Lost Horizon by James Hilton

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A strangely absorbing and fascinating story of a lost Englishman, Hugh Conway, of the Consular Service in India.


James Hilton’s bestselling adventure novel about a military man who stumbles on the world’s greatest hope for peace deep in Tibet: Shangri-La.

Hugh Conway saw humanity at its worst while fighting in the trenches of the First World War. Now, more than a decade later, Conway is a British diplomat serving in Afghanistan and facing war yet again—this time, a civil conflict forces him to flee the country by plane.
When his plane crashes high in the Himalayas, Conway and the other survivors are found by a mysterious guide and led to a breathtaking discovery: the hidden valley of Shangri-La.
Kept secret from the world for more than two hundred years, Shangri-La is like paradise—a place whose inhabitants live for centuries amid the peace and harmony of the fertile valley. But when the leader of the Shangri-La monastery falls ill, Conway and the others must face the daunting prospect of returning home to a world about to be torn open by war.
Thrilling and timeless, Lost Horizon is a masterpiece of modern fiction, and one of the most enduring classics of the twentieth century.

About James Hilton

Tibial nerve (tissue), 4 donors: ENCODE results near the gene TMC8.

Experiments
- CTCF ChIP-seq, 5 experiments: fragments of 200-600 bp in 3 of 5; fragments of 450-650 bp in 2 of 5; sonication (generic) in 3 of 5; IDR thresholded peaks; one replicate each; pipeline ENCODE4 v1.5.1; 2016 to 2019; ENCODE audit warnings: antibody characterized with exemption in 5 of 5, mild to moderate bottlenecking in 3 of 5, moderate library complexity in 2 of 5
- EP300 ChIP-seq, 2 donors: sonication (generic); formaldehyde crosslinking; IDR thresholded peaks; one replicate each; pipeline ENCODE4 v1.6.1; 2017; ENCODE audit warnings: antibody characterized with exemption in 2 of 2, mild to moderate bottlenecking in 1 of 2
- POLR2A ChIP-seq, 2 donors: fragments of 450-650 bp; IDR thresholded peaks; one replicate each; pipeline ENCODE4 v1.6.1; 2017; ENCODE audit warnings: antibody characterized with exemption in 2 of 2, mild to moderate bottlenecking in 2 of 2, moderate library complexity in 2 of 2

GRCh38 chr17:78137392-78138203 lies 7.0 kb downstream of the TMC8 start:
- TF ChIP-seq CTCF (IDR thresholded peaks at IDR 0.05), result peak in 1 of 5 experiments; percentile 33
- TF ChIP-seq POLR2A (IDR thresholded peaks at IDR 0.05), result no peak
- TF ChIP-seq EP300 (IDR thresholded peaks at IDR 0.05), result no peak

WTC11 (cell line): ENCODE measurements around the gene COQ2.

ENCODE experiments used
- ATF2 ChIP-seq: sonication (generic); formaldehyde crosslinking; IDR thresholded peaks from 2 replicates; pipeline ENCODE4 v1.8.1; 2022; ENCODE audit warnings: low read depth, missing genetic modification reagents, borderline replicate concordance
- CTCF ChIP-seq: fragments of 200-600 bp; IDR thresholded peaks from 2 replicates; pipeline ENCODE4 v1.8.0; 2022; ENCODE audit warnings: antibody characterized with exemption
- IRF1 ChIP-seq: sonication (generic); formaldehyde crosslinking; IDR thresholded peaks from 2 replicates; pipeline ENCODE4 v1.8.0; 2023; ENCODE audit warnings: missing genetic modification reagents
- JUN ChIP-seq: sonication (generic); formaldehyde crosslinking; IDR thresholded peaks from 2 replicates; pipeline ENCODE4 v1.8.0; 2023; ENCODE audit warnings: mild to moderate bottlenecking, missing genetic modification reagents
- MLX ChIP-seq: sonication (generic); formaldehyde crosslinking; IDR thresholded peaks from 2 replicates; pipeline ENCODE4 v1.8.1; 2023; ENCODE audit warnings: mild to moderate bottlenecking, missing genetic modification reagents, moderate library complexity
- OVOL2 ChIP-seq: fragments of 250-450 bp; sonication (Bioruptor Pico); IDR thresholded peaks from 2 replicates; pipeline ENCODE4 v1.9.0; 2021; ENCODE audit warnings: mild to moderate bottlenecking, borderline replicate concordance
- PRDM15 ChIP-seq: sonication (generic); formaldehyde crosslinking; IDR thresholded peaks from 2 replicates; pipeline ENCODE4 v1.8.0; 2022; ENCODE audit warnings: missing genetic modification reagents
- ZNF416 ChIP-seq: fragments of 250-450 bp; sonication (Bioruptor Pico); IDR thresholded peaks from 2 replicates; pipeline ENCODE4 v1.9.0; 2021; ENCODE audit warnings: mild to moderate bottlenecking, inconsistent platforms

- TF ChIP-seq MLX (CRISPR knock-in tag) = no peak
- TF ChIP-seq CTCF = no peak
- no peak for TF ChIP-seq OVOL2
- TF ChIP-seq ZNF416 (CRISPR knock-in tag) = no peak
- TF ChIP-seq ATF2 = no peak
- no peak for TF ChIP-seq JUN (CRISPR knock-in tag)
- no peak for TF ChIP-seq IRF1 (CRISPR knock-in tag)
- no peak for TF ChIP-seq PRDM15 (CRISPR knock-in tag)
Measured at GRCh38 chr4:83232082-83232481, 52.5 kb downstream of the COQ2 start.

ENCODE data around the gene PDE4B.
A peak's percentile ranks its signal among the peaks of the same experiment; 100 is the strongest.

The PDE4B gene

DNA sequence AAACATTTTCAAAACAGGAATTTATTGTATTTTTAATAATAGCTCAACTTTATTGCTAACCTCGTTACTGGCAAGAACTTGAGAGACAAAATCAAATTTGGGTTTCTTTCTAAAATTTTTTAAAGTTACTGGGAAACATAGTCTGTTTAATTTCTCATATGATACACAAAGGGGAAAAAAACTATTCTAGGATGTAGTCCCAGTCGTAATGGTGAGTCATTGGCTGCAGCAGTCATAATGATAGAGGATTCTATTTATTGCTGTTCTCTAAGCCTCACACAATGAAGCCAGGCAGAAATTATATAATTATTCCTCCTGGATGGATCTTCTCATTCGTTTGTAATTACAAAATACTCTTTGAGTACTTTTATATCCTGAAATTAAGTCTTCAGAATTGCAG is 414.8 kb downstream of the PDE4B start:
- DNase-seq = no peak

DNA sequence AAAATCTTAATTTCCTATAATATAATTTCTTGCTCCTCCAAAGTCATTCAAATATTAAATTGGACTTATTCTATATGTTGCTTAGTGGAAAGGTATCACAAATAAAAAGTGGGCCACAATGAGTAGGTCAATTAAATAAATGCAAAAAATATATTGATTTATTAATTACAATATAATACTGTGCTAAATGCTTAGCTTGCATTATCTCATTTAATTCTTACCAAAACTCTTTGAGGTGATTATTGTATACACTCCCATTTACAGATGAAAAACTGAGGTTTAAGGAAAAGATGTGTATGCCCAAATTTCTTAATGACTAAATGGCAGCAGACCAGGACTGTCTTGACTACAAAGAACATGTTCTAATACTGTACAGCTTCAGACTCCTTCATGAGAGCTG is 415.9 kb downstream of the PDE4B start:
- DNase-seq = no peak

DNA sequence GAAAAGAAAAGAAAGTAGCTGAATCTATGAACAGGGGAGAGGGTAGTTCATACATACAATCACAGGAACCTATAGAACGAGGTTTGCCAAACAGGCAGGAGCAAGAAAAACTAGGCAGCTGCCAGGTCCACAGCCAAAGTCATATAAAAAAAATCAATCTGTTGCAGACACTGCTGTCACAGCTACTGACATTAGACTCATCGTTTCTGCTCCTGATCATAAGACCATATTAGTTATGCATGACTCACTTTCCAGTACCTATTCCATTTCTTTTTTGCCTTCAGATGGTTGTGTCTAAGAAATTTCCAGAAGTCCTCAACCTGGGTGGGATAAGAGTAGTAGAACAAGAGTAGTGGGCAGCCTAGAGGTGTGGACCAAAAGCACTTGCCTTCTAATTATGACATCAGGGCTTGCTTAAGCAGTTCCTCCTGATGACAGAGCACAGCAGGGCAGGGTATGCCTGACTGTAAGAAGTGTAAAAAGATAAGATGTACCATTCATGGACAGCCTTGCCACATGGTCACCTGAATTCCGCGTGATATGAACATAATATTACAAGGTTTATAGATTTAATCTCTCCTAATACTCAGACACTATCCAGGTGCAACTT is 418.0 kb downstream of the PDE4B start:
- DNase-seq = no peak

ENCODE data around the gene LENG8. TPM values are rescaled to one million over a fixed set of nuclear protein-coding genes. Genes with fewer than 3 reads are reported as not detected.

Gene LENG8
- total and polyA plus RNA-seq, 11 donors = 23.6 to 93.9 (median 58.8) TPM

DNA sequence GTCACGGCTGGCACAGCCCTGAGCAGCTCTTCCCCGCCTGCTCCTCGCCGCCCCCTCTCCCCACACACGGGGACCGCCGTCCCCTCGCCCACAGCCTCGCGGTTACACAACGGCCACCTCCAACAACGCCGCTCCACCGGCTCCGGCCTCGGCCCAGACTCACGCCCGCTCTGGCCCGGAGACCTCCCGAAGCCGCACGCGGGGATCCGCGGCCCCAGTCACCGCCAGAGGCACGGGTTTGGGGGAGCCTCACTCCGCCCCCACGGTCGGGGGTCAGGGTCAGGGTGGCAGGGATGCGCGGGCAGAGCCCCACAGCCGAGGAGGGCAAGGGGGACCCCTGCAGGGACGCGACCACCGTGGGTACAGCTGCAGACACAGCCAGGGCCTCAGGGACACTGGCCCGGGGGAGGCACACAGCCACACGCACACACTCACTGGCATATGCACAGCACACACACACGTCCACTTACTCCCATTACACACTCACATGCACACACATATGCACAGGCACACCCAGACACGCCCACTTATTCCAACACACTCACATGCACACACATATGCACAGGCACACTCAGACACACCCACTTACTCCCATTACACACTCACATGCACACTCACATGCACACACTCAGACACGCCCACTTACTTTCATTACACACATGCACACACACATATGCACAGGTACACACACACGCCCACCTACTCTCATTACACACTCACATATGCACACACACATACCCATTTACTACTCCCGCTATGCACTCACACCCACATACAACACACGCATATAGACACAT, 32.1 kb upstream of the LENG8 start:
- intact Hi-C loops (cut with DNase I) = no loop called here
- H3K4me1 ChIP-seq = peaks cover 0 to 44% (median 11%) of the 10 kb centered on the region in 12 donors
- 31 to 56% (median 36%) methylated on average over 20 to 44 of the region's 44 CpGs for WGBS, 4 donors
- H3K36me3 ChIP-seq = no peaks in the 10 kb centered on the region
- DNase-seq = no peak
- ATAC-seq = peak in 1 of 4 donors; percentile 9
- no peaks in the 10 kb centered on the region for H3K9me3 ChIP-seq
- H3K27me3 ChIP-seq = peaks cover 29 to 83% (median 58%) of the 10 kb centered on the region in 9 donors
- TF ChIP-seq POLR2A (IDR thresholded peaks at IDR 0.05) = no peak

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James Hilton was born in 1900 in England. He authored more than 20 novels including Goodbye, Mr. Chips. His screenwriting credits include such classic films as "Camille" and "Mrs. Miniver," which won an Academy Award for Best Screenplay in 1942. Hilton also wrote the dialogue for Hitchcock's Foreign Correspondent. Hilton immigrated to the United States in the late 1930s and eventually became a naturalized U.S. citizen. He died in 1954.
Published May 1, 2012 by Open Road Media. 163 pages
Genres: Other, Science Fiction & Fantasy, Action & Adventure, Literature & Fiction, Religion & Spirituality, Travel, Children's Books, Mystery, Thriller & Suspense, Horror, Romance, Crime, History. Fiction
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Reviewed by Kirkus Reviews on Jan 08 2013

A strangely absorbing and fascinating story of a lost Englishman, Hugh Conway, of the Consular Service in India.

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Reviewed by Shelly Barclay on Jul 06 2009

Lost Horizon has a very intriguing open ending that leaves the reader pondering all sorts of philosophical questions.

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